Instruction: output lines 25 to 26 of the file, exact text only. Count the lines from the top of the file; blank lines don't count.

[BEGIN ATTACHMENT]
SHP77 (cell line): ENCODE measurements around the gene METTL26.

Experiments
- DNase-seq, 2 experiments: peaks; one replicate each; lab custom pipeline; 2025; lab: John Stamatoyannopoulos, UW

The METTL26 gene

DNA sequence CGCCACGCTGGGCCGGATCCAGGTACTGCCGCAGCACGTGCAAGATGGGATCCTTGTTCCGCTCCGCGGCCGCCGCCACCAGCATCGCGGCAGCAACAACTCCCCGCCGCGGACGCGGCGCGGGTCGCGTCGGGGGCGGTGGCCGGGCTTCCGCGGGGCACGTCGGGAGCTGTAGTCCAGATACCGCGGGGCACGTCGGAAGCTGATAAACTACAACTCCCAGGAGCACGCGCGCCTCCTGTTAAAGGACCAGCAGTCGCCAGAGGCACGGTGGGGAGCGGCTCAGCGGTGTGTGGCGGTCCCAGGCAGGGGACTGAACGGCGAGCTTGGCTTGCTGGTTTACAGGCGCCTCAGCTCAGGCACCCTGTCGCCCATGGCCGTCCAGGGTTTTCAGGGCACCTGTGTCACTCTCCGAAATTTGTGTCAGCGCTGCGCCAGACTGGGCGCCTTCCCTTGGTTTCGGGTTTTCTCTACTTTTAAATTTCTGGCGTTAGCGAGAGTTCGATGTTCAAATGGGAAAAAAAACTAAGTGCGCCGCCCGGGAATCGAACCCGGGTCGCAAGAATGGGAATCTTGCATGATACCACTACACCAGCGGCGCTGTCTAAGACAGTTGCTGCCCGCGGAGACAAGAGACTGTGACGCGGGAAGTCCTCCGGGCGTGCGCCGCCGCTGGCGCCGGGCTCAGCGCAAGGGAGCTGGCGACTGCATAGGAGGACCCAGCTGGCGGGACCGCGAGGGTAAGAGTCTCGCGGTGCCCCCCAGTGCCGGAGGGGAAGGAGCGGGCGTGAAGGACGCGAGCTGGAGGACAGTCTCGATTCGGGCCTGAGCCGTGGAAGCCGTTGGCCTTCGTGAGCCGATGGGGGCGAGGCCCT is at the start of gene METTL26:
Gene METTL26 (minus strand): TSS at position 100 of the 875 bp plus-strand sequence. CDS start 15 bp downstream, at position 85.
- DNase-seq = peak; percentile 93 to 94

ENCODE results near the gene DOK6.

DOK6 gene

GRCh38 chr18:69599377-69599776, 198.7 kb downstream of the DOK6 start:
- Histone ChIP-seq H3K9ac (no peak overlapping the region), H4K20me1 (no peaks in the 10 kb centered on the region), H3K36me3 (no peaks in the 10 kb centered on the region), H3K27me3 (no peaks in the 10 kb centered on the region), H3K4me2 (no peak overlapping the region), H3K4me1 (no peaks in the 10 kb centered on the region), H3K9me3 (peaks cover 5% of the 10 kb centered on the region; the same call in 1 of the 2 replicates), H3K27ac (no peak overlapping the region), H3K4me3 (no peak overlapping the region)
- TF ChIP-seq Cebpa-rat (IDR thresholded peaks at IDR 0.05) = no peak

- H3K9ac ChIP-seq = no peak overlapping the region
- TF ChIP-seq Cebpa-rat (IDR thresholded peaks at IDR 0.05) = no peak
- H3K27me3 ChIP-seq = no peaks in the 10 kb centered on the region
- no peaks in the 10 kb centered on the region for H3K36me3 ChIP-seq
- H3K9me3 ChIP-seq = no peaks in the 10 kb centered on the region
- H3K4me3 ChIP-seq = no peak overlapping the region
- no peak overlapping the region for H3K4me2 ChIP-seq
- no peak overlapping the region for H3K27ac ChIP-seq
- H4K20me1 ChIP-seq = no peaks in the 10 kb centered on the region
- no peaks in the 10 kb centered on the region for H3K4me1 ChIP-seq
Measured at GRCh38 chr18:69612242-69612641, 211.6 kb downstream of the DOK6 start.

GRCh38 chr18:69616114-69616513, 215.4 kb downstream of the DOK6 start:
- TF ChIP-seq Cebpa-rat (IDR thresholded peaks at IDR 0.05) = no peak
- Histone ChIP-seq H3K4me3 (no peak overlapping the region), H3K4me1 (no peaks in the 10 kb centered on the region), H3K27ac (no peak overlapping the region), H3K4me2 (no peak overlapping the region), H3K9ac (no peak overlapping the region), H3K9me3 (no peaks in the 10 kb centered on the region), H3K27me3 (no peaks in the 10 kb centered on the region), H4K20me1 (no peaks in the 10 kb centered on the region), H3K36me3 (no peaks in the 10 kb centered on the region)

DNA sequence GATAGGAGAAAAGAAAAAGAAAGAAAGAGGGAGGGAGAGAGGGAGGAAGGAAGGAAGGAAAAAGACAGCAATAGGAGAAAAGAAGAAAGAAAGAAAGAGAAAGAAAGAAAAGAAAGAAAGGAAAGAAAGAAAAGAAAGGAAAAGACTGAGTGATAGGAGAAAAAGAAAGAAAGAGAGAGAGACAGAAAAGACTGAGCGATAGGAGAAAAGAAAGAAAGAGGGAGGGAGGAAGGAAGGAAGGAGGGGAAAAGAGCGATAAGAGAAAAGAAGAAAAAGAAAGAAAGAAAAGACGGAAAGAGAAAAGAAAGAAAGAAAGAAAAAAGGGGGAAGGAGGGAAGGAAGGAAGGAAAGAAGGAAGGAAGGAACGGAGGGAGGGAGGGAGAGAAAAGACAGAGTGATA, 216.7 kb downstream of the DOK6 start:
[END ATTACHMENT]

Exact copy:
- TF ChIP-seq Cebpa-rat (IDR thresholded peaks at IDR 0.05) = no peak
- Histone ChIP-seq H3K4me3 (no peak overlapping the region), H3K4me1 (no peaks in the 10 kb centered on the region), H3K27ac (no peak overlapping the region), H3K4me2 (no peak overlapping the region), H3K9ac (no peak overlapping the region), H3K9me3 (no peaks in the 10 kb centered on the region), H3K27me3 (no peaks in the 10 kb centered on the region), H4K20me1 (no peaks in the 10 kb centered on the region), H3K36me3 (no peaks in the 10 kb centered on the region)